ILLINOIS APPELLATE COURT SECOND DISTRICT (2ND DIVISION)
MAY 22, 1975.
THE PEOPLE EX REL. RICHARD L. COOPER, PETITIONER-APPELLANT,
CARL M. CARLSON, RESPONDENT-APPELLEE.
APPEAL from the Circuit Court of Kane County; the Hon. JOHN A.
KRAUSE, Judge, presiding.
MR. PRESIDING JUSTICE RECHENMACHER DELIVERED THE OPINION OF THE COURT:
Petitioner filed suit in the Circuit Court of Kane County seeking a writ of mandamus to compel defendant to permit petitioner (the publisher of a weekly newspaper in the Village of Elburn) and all members of the general public to attend meetings of the staff of the Kane County Development Committee, relating to a proposed development by Mark VII Corporation. The petition also requested an injunction prohibiting any such meetings in the future without giving the required prior public notice. This appeal is taken from an order dissolving a preliminary injunction (restraining order) and from the judgment entered after trial dismissing the suit.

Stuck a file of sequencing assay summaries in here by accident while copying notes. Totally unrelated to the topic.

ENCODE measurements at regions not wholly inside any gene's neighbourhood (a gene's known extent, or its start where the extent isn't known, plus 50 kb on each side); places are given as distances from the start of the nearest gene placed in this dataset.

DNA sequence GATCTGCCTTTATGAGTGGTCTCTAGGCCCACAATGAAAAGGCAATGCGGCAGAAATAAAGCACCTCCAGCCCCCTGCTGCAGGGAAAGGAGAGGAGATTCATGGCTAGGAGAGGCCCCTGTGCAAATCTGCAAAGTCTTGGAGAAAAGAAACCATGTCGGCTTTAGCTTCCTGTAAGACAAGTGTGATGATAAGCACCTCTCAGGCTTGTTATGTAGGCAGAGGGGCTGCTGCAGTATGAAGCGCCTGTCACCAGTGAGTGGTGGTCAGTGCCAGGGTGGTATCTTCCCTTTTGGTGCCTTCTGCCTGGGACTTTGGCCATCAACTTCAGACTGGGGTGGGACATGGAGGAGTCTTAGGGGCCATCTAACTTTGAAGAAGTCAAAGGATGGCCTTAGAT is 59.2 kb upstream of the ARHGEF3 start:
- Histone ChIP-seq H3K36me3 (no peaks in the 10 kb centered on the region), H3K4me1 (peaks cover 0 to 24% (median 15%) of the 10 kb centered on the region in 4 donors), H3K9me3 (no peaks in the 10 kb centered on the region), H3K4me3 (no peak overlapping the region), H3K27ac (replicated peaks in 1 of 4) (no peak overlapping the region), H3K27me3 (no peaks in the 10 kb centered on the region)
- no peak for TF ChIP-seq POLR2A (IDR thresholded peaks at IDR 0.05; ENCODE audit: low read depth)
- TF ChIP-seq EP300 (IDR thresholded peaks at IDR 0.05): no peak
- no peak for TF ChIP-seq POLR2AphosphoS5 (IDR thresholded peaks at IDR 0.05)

This case presents a construction of the "Act in relation to meetings" (Ill. Rev. Stat. 1973, ch. 102, par. 41 et seq.), which is usually referred to as the open meetings act.
The Kane County Board of Supervisors established a Development Committee (formerly Zoning Committee) composed of nine members of the Board, for the purpose of considering and making recommendations to the entire Board in regard to zoning and land planning and development. That Board approved subdivision regulations which had been adopted by the Development Committee. Those regulations include provisions which set forth a procedure for submission of subdivision plats in three stages: (1) informal, preapplication conference, (2) preliminary plan, and (3) final plat; it also established subdivision standards.